The child died at five oclock one morning. At the same hour, she writes, of the same day, I was alone with my nurse, and, raising my eyes to the canopy of my bed, I distinctly saw my son in the form of an angel ... holding out his arms to me. This vision, without exciting any suspicions, caused me great surprise. I rubbed my eyes several times, but always saw the same figure. My mother and M. de Genlis came at about eleven; they were overcome with grief, but I was not surprised, for I [391] knew I was ill enough to make them very anxious. I could not help looking always at the canopy of my bed with a sort of shudder, and my mother, knowing that I was afraid of spiders, asked if I saw one ... at last I said I would not tell them what I saw lest they should think my brain was deranged, but they pressed me until I told them. Her illness was of course aggravated by the accounts from Paris, and she heard with dismay that La Fayette had been made commander of the garde-nationale, which she dreaded to see him leading against the King. He had then reached the height of his power. [77]

Not so the Duchess, his wife. Brought up first in a convent and then under the care of her father, whose household, like those of many of the noblesse de robe, was regulated by a strictness and gravity seldom to be seen amongst the rest of the French nobles, Mme. dAyen cared very little for society, and preferred to stay at home absorbed in religious duties, charities, and domestic affairs, while her husband amused himself as he chose. Mme. de Tess, alarmed by the conduct of the government of Fribourg, sold her property there, and resolved to go far north, as the French armies seemed to be spreading all over central and southern Europe.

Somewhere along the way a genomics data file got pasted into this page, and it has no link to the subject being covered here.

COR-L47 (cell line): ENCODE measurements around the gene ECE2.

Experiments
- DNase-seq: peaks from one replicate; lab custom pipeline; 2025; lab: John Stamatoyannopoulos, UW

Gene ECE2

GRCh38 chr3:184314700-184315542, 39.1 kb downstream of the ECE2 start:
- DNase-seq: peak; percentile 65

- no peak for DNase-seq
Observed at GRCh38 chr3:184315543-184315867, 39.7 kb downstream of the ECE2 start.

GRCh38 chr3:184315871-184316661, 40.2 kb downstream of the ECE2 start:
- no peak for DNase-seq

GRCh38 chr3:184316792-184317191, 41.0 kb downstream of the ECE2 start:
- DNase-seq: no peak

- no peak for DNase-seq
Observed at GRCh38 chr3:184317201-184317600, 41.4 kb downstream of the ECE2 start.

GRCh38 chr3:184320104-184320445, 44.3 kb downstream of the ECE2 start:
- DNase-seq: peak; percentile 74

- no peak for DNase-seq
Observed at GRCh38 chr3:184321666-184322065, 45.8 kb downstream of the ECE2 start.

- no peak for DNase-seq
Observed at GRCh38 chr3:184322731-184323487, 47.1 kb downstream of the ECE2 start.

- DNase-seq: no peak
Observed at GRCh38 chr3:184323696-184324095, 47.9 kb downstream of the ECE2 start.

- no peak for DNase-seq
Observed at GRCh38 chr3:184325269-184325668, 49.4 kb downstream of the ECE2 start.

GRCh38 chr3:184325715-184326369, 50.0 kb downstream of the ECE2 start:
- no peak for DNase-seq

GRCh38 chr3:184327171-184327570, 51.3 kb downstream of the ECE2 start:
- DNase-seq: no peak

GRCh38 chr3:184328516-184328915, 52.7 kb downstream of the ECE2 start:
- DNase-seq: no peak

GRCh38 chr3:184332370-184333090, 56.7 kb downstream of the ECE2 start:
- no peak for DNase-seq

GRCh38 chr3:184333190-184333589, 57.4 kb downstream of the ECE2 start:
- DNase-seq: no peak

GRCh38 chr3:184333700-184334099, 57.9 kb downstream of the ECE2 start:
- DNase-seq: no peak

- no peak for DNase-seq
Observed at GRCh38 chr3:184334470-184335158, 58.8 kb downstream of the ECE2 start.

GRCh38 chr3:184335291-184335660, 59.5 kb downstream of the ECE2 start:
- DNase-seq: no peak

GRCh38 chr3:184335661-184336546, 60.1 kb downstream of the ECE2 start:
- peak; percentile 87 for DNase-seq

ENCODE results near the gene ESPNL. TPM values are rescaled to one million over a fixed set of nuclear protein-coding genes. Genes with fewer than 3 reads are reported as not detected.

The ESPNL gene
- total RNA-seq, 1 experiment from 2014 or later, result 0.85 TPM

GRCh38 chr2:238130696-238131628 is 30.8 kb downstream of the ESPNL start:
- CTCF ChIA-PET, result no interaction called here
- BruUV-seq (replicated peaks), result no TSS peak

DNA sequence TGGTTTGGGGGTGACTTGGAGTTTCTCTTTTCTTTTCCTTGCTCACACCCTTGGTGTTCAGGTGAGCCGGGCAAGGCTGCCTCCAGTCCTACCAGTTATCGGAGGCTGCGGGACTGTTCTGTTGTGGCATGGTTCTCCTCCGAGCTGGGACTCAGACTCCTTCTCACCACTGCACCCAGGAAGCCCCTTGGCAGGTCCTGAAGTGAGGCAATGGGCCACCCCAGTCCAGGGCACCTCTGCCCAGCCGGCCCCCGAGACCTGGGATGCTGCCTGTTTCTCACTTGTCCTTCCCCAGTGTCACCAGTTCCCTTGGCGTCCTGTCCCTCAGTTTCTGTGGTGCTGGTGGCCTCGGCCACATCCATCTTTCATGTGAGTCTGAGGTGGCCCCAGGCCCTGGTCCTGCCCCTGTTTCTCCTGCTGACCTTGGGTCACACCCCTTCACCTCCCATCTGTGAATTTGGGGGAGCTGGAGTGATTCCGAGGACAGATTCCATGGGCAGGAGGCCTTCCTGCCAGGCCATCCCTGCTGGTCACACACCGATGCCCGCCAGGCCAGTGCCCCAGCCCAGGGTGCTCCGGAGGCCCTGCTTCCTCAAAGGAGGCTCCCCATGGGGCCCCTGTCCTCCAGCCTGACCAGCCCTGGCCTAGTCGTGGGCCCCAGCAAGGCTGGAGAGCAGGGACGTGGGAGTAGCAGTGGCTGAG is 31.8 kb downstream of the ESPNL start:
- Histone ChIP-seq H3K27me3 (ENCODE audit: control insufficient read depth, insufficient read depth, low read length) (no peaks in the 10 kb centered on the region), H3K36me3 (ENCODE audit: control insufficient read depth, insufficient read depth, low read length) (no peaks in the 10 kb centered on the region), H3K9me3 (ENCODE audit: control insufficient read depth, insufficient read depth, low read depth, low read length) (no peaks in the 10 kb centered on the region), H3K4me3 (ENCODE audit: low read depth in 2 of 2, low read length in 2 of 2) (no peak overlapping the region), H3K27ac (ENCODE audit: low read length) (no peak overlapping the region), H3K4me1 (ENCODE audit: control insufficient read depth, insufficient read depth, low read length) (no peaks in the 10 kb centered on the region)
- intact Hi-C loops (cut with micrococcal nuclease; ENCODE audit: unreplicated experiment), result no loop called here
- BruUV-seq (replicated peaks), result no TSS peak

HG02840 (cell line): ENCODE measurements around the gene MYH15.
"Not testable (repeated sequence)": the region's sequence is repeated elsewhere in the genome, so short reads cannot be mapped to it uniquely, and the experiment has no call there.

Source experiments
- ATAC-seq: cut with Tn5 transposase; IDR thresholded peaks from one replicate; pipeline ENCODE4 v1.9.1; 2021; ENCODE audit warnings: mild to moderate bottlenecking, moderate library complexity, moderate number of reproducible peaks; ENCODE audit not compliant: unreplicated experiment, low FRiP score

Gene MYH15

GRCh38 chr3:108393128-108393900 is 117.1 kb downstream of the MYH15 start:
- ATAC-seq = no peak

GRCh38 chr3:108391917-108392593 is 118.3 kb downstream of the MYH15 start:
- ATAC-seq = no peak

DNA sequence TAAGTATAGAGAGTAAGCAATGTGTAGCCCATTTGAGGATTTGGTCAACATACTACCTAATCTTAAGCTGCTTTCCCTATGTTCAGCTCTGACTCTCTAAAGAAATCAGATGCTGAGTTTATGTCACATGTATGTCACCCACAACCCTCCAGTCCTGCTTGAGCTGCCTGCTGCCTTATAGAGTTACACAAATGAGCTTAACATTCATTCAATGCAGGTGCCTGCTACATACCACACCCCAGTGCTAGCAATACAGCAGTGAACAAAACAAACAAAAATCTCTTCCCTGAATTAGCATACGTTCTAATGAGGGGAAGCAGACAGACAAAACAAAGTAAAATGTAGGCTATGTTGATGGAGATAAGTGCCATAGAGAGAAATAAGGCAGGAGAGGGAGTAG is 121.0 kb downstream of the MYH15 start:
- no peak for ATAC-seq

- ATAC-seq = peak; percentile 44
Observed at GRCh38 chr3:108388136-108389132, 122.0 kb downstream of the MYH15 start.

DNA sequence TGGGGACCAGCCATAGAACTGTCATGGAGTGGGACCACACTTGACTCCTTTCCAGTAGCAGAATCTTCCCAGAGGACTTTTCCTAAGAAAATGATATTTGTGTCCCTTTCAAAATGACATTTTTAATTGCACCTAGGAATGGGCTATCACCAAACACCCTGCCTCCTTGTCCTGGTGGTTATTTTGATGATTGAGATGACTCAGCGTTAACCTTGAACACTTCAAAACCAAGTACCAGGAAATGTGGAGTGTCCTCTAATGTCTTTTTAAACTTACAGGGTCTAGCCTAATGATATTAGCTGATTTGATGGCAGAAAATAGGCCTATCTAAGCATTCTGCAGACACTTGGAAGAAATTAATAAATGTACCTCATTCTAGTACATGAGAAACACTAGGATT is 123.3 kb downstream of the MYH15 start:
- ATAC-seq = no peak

CHAPTER IX Flicit seems, however, to have always considered that she made a mistake, or, indeed, as she says, committed a fault, one of the greatest in her life, by doing so; if so, it does not appear to be a surprising one, as the plan certainly would have offered strong attractions and inducements even to a woman less vain and ambitious than she was, but [385] it is certain that it caused many calamities and exercised an evil influence for which no advantages could compensate. She left the h?tel de Puisieux before Madame was up in the morning, as she dreaded the parting, and as her apartment in the Palais Royal was not ready she was lodged in one that had belonged to the Regent, with a door into the rue de Richelieu. She nearly had an accident before she got out of the carriage, and felt low-spirited and unhappy, wishing herself back in her own room at the h?tel de Puisieux as she looked round the luxurious boudoir lined with mirrors, which she did not like at all, and which seemed associated with the orgies of the Regency, of which it had been the scene.

Mme. de Valence, daughter of Mme. de Genlis came to them at Tournay, but very soon had to hurry back to France as the Austrian army was coming up. CHAPTER III


Shortly afterwards, passing his father in the great gallery at Versailles, the Duc de Richelieu said to him